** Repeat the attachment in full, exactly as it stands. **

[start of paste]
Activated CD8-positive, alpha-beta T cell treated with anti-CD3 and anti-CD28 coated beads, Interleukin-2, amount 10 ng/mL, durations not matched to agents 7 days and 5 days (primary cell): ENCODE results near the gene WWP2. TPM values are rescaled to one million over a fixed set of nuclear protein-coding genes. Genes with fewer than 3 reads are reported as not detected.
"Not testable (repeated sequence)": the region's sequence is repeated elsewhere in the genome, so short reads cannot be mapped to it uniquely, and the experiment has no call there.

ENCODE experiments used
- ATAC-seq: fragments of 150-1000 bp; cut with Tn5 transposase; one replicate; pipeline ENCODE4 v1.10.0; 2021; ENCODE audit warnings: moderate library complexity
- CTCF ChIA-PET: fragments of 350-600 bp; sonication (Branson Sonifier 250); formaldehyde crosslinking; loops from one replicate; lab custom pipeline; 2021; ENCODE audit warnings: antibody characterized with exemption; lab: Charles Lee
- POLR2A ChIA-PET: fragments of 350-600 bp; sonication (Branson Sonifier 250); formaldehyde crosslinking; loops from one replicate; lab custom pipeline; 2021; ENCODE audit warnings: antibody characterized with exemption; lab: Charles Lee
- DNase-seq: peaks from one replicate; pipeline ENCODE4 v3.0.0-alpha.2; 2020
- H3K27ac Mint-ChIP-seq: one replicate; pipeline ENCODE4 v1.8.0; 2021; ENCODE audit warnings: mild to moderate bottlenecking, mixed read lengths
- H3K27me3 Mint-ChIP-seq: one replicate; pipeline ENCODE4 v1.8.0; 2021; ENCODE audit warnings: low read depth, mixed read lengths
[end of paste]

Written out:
Activated CD8-positive, alpha-beta T cell treated with anti-CD3 and anti-CD28 coated beads, Interleukin-2, amount 10 ng/mL, durations not matched to agents 7 days and 5 days (primary cell): ENCODE results near the gene WWP2. TPM values are rescaled to one million over a fixed set of nuclear protein-coding genes. Genes with fewer than 3 reads are reported as not detected.
"Not testable (repeated sequence)": the region's sequence is repeated elsewhere in the genome, so short reads cannot be mapped to it uniquely, and the experiment has no call there.

ENCODE experiments used
- ATAC-seq: fragments of 150-1000 bp; cut with Tn5 transposase; one replicate; pipeline ENCODE4 v1.10.0; 2021; ENCODE audit warnings: moderate library complexity
- CTCF ChIA-PET: fragments of 350-600 bp; sonication (Branson Sonifier 250); formaldehyde crosslinking; loops from one replicate; lab custom pipeline; 2021; ENCODE audit warnings: antibody characterized with exemption; lab: Charles Lee
- POLR2A ChIA-PET: fragments of 350-600 bp; sonication (Branson Sonifier 250); formaldehyde crosslinking; loops from one replicate; lab custom pipeline; 2021; ENCODE audit warnings: antibody characterized with exemption; lab: Charles Lee
- DNase-seq: peaks from one replicate; pipeline ENCODE4 v3.0.0-alpha.2; 2020
- H3K27ac Mint-ChIP-seq: one replicate; pipeline ENCODE4 v1.8.0; 2021; ENCODE audit warnings: mild to moderate bottlenecking, mixed read lengths
- H3K27me3 Mint-ChIP-seq: one replicate; pipeline ENCODE4 v1.8.0; 2021; ENCODE audit warnings: low read depth, mixed read lengths